Cellfina can range from $3,000-$6,000 per treatment. Avéli can range from $3,000 to $5,000. Cellulaze can cost anywhere from $2,500-$9,000.

Who can perform subcision or laser treatments?

You should only use a board-certified plastic surgeon for these procedures.

How much does radiofrequency therapy cost?

Anywhere from $200-$700 per treatment. It may take 4-10 treatments to see results, and monthly treatment to maintain results.

Who is a good candidate for cellulite reduction treatments?

The American Academy of Cosmetic Surgery states that ideal candidates for cellulite treatment are in good health overall, happy with their current weight, have light-colored skin (which makes cellulite more noticeable), and understand that available treatments can only reduce the appearance of cellulite, not eliminate it entirely.

Before spending a fortune on cosmetic surgery for cellulite, be sure to take a look at the before and after photos in NIH-published studies. While many women report being satisfied with such treatments, the differences between the before and after states can be pretty subtle [*].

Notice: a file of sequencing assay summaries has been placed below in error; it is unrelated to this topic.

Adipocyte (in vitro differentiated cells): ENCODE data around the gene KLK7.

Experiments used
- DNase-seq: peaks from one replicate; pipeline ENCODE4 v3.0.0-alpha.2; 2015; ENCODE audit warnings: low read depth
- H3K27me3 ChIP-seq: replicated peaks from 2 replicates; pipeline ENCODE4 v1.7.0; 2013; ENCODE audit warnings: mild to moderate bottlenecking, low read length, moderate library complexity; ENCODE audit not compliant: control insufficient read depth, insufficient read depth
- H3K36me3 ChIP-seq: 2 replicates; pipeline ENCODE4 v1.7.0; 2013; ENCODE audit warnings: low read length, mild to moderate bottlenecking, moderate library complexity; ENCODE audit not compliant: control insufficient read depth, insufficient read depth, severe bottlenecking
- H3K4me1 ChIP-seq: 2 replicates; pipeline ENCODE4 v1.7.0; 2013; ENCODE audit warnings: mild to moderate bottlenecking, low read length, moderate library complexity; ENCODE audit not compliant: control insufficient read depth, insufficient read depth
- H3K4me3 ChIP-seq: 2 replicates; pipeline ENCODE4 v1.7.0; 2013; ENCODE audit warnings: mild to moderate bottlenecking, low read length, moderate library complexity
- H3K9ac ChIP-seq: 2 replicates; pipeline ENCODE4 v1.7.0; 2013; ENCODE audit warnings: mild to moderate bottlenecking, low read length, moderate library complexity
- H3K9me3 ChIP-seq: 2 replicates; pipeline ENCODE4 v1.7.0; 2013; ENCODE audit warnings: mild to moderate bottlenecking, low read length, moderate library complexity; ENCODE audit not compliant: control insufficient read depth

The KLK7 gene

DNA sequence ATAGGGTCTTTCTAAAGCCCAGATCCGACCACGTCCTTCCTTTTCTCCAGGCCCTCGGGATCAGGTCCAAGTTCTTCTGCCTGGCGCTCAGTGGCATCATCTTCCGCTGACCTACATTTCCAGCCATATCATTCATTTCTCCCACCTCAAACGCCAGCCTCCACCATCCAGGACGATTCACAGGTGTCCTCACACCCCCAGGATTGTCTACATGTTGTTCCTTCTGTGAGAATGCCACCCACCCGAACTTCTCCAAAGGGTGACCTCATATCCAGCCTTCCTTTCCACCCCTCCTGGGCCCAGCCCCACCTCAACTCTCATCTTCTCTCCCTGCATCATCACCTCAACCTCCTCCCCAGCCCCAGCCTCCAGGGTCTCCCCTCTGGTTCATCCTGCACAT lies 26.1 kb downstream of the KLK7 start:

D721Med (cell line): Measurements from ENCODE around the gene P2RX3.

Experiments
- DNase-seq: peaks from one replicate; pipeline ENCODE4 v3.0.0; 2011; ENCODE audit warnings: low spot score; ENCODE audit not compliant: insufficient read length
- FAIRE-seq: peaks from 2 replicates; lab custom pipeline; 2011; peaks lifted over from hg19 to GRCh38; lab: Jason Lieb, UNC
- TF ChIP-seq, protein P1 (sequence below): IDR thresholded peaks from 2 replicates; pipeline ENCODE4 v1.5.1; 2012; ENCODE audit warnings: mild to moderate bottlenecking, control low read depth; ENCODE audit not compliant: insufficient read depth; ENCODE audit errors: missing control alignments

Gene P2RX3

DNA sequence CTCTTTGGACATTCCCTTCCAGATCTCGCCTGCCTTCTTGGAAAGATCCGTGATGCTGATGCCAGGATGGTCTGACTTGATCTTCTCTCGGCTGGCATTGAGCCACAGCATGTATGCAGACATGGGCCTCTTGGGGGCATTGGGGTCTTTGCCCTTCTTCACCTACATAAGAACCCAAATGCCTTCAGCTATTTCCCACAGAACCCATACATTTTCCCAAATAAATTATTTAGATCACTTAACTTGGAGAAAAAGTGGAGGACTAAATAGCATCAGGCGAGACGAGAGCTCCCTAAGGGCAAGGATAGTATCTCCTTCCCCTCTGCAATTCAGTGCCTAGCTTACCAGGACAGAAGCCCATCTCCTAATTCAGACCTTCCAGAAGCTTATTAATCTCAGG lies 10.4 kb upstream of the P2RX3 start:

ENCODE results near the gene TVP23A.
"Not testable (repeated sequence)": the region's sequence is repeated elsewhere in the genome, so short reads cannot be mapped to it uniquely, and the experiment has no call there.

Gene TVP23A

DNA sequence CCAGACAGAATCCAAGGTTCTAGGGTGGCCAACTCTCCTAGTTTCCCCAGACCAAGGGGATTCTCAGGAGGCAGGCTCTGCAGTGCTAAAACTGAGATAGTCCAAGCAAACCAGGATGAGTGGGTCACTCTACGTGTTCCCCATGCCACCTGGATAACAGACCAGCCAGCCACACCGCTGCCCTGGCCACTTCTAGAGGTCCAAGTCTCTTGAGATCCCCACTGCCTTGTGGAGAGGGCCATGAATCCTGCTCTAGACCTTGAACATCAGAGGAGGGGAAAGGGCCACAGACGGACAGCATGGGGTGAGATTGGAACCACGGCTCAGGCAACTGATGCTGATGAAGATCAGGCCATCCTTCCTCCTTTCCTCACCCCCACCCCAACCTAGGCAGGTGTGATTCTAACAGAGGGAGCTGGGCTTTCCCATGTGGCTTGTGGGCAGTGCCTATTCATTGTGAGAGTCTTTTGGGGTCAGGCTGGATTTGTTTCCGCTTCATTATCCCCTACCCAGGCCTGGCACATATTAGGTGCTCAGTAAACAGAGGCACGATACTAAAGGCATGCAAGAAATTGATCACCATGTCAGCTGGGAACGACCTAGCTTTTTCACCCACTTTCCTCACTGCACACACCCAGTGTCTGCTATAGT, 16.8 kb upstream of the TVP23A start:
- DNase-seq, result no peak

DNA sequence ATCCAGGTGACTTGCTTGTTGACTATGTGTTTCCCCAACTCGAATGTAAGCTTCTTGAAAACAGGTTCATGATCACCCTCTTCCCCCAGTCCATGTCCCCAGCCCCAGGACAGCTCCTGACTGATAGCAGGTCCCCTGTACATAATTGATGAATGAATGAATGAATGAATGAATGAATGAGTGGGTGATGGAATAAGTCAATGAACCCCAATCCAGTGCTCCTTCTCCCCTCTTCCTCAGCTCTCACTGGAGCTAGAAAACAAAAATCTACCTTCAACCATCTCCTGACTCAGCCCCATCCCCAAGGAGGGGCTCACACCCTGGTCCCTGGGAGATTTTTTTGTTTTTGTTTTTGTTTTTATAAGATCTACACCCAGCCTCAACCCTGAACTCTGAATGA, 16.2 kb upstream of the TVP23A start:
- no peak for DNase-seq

In the long run, cosmetic surgery is not a substitute for healthy lifestyle choices.

The Bottom Line

We’d all love to have an awesome beach bod but the reality is that our bodies are roadmaps that tell the story of our lives: where we came from, our challenges, our health, and our lifestyle.

Pregnancy changes a woman’s body dramatically over a relatively short time frame, a fact some women find amazing and others find distressing [*]. Instead of beating yourself up over a little extra cellulite during or after your pregnancy, you could focus on your health and celebrate the fact that you survived a global pandemic and created a life within your amazing body.

Invest in Your Family’s Health Wisely

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Saving your baby’s cord blood and tissue may be the best decision you make for your family. Learn more by requesting our Free Info Kit or call 888.743.2673 to speak to one of our knowledgeable customer service representatives.

DISCLAIMER: THE INFORMATION ON THIS WEBSITE IS NOT INTENDED TO BE USED AS MEDICAL ADVICE.The materials and information contained on the MiracleCord website is provided for educational and informational purposes only, and is not intended to, and does not constitute, medical or other health advice or diagnosis, and should not be used as such. You should not use this information to diagnose or treat a health problem or disease. If you are seeking personal medical advice, you should consult with a licensed physician. Always consult with a qualified health care provider regarding a medical condition.